I’m very pleased to announce that a new astronomy handbook that I helped to write, Nature Guide: Stars and Planets, has just been published by Dorling Kindersley.
The book is a 352-page, lavishly illustrated, introduction to astronomy complete with equipment advice, star charts and in-depth guides to all of the constellations. You can see some sample pages from the book on DK’s website.
If you’d like to pick up a copy, the book is available from all good high-street bookshops as well as online via The Book Depository, Amazon etc.
I’m very pleased to announce that my new book The Night Sky Month by Month was published by Dorling Kindersley today.
The book is a month by month observational guide for both the northern and southern hemispheres. It includes details of which celestial objects to look out for each month, charts showing the positions of the planets, a detailed almanac and a guide to getting started in astronomy.
Over the last few days Dorling Kindersley has been tweeting tips on astronomical sights to look out for this week, so be sure to follow them on Twitter here. And, if you want a guide to what to see in the night skies throughout the year, you’ll find details of where to buy my book here.
Book jacket image courtesy Dorling Kindersley.
I’m very pleased to say that my new book The Cosmic Keyhole is now on sale at the online book store The Book Depository. At the moment it’s available for a discounted price of just over £15 (a discount of over 40%) and you can get free delivery to the UK and many other countries too. If you want to find out a little more about the book and what it covers there’s a blurb for it on the books page.
I’m very pleased to report that as well as next month’s talk at the South West Astronomy Fair, I will now be giving two more talks this year. One is to the Cardiff Astronomical Society on Thursday 17th September and the other will be to the Torbay Astronomical Society on Thursday 15th October. The talks will be about my new book The Cosmic Keyhole and will cover some of the topics in it — ranging from extrasolar planets to the mysteries of Saturn’s largest moon. For further updates don’t forget to follow my Twitter feed.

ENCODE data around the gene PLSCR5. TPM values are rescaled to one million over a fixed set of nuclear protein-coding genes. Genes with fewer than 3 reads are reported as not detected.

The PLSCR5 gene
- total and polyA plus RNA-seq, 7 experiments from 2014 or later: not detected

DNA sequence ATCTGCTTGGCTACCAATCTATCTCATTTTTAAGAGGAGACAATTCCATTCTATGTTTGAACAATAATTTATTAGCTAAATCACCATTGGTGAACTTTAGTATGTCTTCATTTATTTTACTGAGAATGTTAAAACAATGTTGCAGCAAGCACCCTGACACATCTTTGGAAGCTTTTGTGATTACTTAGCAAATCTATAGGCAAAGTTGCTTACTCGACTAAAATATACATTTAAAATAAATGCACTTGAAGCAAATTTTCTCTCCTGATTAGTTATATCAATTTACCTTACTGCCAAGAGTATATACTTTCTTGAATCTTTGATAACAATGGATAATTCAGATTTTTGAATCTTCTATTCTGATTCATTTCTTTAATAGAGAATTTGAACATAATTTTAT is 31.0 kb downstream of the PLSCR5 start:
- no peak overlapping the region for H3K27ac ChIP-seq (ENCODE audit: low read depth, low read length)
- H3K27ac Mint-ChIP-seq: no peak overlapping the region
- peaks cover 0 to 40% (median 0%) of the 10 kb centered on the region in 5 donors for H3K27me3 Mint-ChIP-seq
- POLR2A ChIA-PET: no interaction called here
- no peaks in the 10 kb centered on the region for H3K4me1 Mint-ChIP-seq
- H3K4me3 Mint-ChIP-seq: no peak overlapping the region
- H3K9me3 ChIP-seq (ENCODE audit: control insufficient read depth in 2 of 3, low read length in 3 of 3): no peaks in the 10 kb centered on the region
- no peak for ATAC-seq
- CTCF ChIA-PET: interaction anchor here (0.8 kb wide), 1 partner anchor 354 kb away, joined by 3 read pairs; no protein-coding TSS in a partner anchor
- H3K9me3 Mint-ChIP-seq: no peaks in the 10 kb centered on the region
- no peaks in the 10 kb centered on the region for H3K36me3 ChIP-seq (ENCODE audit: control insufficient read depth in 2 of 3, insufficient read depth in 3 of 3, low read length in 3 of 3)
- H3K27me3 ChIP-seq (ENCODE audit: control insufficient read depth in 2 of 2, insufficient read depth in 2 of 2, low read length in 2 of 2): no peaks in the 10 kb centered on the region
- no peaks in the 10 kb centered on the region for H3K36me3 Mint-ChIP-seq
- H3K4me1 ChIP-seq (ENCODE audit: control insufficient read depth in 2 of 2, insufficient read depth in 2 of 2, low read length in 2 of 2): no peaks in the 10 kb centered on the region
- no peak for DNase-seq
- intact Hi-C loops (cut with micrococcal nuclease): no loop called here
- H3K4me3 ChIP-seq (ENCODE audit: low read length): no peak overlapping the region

I’ve had several emails, in the last two weeks or so, asking when Mars is going to appear the size of the Full Moon this August. I was going to post something up about this, however it seems Phil has been asked about it too. So I’ll leave the Bad Astronomer himself to debunk it, but in short this is absolutely not true and will not happen. It’s an email/Internet hoax that has been going around the Internet for the last few years. Unfortunately it seems to rear its ugly head every August.
Mars’s mean distance from the Earth is about 225 million kilometres meaning that even through a powerful amateur telescope it will only appear as a disc showing (at best) the polar ice caps and a few dark surface markings. At the moment Mars is not well placed for viewing as it’s far too close to the Sun (as seen from Earth). As the Earth and Mars travel through their orbits around the Sun, the distance between the two planets changes dramatically. So some years Mars does come closer to us and telescopic views do show it much better at these times than others. Yet even at its closest (56 million km) it only appears with the naked eye as a bright ‘star’ with a ruddy tint, certainly nothing like the diameter of the Moon which is a mere 380,000 km from Earth.